'Her' and 'The Hunger Games: Catching Fire' take viewers on a tour of things to come
In a pair of recent awards-contending pics the future looks a lot different that in did in the world of the Jetsons.
Shot in L.A. and Pudong, China, “Her” is set in Los Angeles of the relatively near future and has a vague resemblance to the town Angelenos know today. On the other hand, “The Hunger Games: Catching Fire” is set in a dystopian future that looks nothing like the present, though it could be a place toward which we’re all moving, say many prognosticators, where the rich and poor live starkly different lives.
“Her” production designer K.K. Barrett didn’t want a cold look and decorated the high rises in leather and warm wood furnishings.
“We bandied about the word bespoke,” Barrett says. The clothing wasn’t sportswear, denim or suits. “It was a comfortable netherland between dressed up and not dressed up. And the same with interiors; they were comforting.”
Helmer Spike Jonze didn’t have a lot of exact description for this place, Barrett says. “He wanted a world where everything was comfortable, where you didn’t want for transportation or clothes or home spaces that weren’t a joy to live in; the weather was nice.”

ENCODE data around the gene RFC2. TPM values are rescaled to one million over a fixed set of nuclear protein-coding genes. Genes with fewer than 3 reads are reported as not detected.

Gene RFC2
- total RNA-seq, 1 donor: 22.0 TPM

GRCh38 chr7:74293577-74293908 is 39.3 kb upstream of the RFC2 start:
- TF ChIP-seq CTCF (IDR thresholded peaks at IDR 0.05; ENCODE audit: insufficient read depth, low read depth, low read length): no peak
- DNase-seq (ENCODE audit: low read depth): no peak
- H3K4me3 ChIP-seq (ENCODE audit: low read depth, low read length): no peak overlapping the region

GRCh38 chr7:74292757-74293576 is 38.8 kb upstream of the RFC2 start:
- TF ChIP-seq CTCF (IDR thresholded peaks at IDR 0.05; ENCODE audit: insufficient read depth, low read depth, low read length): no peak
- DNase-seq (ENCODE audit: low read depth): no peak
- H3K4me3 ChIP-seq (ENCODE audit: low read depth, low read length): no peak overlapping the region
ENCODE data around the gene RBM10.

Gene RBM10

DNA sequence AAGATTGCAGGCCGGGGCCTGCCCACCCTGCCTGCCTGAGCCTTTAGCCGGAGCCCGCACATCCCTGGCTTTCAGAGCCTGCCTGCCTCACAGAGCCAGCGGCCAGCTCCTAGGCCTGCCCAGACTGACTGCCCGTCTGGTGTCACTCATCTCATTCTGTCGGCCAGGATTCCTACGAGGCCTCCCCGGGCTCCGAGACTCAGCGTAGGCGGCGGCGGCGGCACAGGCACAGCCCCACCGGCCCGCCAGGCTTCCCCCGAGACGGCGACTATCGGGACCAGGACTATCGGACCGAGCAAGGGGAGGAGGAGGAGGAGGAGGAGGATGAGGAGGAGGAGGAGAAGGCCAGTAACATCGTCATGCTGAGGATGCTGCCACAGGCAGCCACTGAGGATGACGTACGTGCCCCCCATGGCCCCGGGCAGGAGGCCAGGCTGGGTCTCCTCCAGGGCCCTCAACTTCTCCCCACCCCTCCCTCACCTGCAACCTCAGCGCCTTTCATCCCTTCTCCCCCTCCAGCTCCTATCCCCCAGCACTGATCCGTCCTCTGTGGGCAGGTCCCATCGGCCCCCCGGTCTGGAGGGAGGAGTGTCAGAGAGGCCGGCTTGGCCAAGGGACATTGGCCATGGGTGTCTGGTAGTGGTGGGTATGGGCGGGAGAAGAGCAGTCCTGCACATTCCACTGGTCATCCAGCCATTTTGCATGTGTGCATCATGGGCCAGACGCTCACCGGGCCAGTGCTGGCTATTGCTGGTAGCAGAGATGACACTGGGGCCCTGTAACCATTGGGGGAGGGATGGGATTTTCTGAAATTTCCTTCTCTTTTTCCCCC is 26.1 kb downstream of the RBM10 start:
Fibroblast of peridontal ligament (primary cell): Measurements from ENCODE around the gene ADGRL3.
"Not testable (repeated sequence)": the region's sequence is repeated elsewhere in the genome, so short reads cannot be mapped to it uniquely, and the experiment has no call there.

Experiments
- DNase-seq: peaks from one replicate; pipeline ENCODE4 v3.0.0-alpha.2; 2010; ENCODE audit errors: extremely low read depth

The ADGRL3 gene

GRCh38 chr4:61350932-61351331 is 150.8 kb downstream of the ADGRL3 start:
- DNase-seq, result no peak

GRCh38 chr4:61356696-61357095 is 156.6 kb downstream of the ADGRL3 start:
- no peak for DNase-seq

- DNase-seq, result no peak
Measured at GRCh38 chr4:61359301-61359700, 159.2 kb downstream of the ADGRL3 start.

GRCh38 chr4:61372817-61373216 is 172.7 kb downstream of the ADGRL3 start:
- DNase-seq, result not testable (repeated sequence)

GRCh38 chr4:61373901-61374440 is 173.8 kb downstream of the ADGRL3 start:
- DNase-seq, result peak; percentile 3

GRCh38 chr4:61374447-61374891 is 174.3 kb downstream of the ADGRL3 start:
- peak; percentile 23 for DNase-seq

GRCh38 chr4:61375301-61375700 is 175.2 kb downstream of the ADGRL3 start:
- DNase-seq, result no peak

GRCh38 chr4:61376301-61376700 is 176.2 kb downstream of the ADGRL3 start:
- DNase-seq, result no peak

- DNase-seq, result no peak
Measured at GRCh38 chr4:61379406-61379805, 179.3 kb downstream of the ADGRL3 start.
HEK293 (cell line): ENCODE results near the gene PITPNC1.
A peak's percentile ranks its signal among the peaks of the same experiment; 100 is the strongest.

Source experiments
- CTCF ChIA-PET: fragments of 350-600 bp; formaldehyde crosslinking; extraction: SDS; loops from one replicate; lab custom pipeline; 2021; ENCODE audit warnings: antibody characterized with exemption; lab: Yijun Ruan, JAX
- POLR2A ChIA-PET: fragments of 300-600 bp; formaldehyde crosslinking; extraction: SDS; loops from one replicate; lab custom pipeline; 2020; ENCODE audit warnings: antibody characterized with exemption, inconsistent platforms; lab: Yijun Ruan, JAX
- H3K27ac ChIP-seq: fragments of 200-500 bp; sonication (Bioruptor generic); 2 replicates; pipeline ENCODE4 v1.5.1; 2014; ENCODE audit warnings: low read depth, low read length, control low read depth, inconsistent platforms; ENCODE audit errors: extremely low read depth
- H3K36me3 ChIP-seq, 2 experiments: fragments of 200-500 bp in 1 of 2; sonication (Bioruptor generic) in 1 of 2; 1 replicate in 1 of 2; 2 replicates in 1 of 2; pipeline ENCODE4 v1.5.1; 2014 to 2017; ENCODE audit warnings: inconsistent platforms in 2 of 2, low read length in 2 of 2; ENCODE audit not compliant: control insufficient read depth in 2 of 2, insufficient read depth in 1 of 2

The screenplay didn’t fill in the details. But during a weekend retreat for a script read, Jonze explained his vision and the production and design team took it from there. It’s important not to distract from the story with the production design, Barrett says. “It should support the story and other layers in a subtle way so you don’t have to talk about it. We didn’t say this is the way you’re going to live. This is the way our character lives, and he has a problem connecting with others.”
The future depicted in “Hunger Games: Catching Fire” (pictured) is very different. Variety critic Justin Chang said, “For pure visual impact, even the action sequences don’t hit you as viscerally as the costumes, painstakingly described by (author Suzanne) Collins but fully brought to elaborate life by designer Trish Summerville. (When Elizabeth Banks emerges wearing a gown of monarch butterflies, you may wish, if only for one moment, that the film were in 3D.)”
In an interview with New York magazine, Summerville said she dressed the characters in denim in their homes, but as they got closer to the capital the clothes got more outrageous. Elizabeth Banks’ butterfly dress was an Alexander McQueen archive runway piece.
“I went through several years of various seasons of McQueen and put in requests for some of them,” Summerville has said. “That piece came in, and it’s even more magnificent in person than it reads onscreen. It’s feathers painted like monarch butterflies, and there are thousands. When we received it, we made a headpiece to match it, and then Ve Neill, the makeup artist, glued little butterflies on (Banks’) arms and face.”